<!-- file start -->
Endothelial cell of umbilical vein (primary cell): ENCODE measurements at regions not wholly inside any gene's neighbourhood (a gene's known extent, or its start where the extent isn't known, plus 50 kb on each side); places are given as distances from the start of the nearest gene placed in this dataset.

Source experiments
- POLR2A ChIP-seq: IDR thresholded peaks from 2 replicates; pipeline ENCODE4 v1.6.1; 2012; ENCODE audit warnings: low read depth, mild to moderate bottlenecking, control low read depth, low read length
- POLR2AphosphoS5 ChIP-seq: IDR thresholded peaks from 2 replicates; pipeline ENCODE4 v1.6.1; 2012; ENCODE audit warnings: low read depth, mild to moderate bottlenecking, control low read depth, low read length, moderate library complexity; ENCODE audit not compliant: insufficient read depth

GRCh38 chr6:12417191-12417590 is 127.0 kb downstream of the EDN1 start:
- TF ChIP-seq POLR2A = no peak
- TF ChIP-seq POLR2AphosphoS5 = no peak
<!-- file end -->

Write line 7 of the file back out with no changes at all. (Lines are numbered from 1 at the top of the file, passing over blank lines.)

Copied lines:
- TF ChIP-seq POLR2AphosphoS5 = no peak